Andrew Norman (’02, MM ’04), an assistant professor of Composition at the USC Thornton School of Music, has added another international award to his résumé. On April 6, it was announced that he had received a Guggenheim Fellowship for his innovative compositional work. He was one of only 12 composers selected for the honor from the John Simon Guggenheim Memorial Foundation this year, and was recommended for the fellowship by an expert panel of composers who are former Guggenheim fellows.
Norman, 36, already has won the Rome Prize (in 2006) and the Berlin Prize (in 2009). His string trio, The Companion Guide to Rome, was a finalist for the 2012 Pulitzer Prize in Music, and his orchestral work, Play, was nominated for a 2016 Grammy Award. He has had his works performed by major orchestras around the world, including the Los Angeles Philharmonic, the New York Philharmonic, the BBC, St. Louis and Melbourne Symphonies, the Orpheus Chamber Orchestra, the Tonhalle Orchester Zurich, the Orchestre National de France, and the Philadelphia and Minnesota Orchestras, garnering rapturous reviews. He is currently composer in residence with the Los Angeles Chamber Orchestra and Opera Philadelphia.
Norman, who was originally from Grand Rapids, MI but spent his high school years in Modesto, began studying piano at the age of 6, majored in piano and composition at USC Thornton, and has been teaching here for three years.
The Guggenheim grant will allow Norman to take a leave for the 2016-17 academic year to work on two upcoming operas. The first, a co-commission from the Berlin Philharmonic and London Symphony, is a semi-staged opera with several choruses of singers of different ages, from children through adults, both professional and non-professional. The idea of a “community” opera involving non-professionals was suggested to Norman by Simon Rattle, the Berlin Philharmonic’s conductor and London Symphony conductor-designate. England has a tradition of community operas, Norman noted, such as British composer Benjamin Britten’s Noye’s Fludde. Norman said he is working with a librettist and currently searching for the right subject matter with a universal theme. It is scheduled to premiere in Berlin in the summer of 2017 and then travel to London.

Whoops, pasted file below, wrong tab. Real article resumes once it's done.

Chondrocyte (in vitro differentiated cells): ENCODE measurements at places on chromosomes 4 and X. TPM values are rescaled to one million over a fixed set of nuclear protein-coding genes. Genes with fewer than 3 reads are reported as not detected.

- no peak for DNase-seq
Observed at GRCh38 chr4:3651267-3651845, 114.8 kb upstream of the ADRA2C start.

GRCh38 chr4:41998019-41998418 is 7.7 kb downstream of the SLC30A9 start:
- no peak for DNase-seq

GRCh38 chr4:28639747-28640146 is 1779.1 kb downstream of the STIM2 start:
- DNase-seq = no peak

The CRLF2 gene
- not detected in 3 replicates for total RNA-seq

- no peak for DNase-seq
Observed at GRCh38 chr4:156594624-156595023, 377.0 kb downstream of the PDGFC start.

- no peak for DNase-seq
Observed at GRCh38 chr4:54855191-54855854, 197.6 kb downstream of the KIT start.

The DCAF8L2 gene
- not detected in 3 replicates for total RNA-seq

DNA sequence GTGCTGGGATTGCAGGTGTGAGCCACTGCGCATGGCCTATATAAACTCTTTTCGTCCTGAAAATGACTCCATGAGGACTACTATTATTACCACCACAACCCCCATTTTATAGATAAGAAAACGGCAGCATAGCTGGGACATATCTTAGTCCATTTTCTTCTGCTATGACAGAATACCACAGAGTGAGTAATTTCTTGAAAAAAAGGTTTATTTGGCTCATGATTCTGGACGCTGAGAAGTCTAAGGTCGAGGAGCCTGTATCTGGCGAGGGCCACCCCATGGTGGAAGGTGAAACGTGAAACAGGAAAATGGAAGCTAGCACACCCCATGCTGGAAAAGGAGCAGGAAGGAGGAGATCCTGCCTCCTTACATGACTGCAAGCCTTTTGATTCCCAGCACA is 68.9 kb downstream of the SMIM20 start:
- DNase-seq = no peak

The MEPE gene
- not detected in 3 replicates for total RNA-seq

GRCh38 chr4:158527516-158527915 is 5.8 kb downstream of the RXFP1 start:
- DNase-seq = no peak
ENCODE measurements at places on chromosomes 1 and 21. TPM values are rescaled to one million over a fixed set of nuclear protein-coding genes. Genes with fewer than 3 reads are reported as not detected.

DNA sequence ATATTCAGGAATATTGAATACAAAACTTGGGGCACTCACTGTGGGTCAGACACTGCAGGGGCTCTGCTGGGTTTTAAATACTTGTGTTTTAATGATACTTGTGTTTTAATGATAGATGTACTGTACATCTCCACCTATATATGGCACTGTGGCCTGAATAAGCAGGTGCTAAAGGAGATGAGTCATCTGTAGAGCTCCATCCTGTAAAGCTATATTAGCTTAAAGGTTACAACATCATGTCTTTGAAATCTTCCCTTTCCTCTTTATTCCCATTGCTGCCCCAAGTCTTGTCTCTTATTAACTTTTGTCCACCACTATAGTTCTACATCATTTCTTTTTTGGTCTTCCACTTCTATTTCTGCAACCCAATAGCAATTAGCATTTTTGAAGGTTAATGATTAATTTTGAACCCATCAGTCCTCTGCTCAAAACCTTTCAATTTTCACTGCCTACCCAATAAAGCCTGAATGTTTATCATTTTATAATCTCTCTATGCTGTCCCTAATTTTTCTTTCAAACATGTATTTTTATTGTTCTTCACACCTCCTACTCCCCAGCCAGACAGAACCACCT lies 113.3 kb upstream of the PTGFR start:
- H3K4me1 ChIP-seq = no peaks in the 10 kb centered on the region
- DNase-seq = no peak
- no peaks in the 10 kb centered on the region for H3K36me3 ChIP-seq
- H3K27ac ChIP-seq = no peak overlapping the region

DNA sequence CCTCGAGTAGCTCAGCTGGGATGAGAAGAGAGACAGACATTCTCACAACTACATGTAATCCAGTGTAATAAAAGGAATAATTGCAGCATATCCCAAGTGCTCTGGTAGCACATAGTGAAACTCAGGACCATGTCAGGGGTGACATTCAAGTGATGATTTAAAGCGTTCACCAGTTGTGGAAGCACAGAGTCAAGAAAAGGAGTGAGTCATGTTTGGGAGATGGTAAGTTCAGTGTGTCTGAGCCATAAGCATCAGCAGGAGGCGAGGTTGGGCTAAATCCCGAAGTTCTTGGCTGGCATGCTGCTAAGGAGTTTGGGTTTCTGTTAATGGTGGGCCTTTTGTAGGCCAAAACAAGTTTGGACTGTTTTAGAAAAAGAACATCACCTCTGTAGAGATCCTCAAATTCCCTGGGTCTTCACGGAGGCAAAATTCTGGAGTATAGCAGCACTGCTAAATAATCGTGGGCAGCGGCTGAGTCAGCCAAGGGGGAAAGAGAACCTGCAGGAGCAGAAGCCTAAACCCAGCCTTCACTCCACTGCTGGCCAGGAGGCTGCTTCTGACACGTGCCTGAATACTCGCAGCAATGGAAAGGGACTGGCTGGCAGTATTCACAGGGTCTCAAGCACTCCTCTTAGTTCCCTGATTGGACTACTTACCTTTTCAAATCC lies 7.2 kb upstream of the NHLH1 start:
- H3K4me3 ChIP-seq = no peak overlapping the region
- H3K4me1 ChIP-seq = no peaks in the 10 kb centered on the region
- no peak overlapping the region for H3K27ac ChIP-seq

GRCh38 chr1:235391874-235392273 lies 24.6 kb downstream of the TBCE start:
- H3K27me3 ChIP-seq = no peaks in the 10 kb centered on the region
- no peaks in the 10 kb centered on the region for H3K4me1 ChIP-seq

“It’s very exciting to have that amount of focused time to work,” he said. “I will miss teaching, but I really do have to get this thing done.” He had planned to request an unpaid leave to work on the piece, but applied for the Guggenheim, and it came at just the right time. It will provide enough money for him to live on for a year, he said.
The second opera he will be working on is a commission from Opera Philadelphia. That project is just getting off the ground, and a subject has yet to be chosen.
Norman has been showered with critical praise for his compositions, some of which are written with open passages that allow musicians to play them in a number of ways, making each performance “different and unpredictable, which I like,” said Norman. His musical influences also are contemporary, ranging from novels to “nonlinear, narrative-scrambling techniques from cinema, television and video games,” he writes on his website.
A 2008 orchestral work, Unstuck, drew inspiration from the fragmentary quality of Kurt Vonnegut’s novel Slaughterhouse-Five, and prompted a reviewer to call the piece “something to behold.”
Last month, the Los Angeles Philharmonic under conductor Gustavo Dudamel premiered his Play: Level 1, adapted from his 2013 orchestral cycle, Play, which echoes the exuberantly frenetic, startling disjointed experience of video game play. Los Angeles Times reviewer Mark Swed wrote: “Think of this being to music what William Burroughs’ cutups were to literature, instead of juxtaposing other people’s work, as Burroughs did, Norman’s bits and pieces are his wacky own. But give yourself over to it and you emerge from a nerve-racking but fabulously exhilarating ride.”
Last December, a concerto Norman composed especially for pianist Jeffrey Kahane (a USC Thornton colleague), had a world premiere with the New York Philharmonic at Lincoln Center. Split was described as invoking “a world of fluid and fragmentary relationships, fueled by group chats and Facebook threads.”
The New York Times’ primary classical critic Anthony Tommasini gave Norman a printed bouquet: “Mr. Norman brings to his work an acute ear for sonority, along with a sure feel for musical architecture. During every teeming, discombobulating moment of ‘Split,’ you sense a composer in control.” Tommasini began his review by asking: “Can the young composer Andrew Norman keep this up?”
The answer, given this month by the Guggenheim Foundation, is a resounding “yes.”
The Guggenheim Fellowship was established in 1925 by U.S. Senator and Mrs. Simon Guggenheim as a memorial to their son John to “add to the educational, literary, artistic, and scientific power of this country, and also to provide for the cause of better international understanding.” The foundation awards approximately 200 fellowships each year to “men and women who have already demonstrated exceptional capacity for productive scholarship or exceptional creative ability in the arts.”
This year, 178 scholars, artists and scientists from the United States and Canada were selected from nearly 3,000 applicants.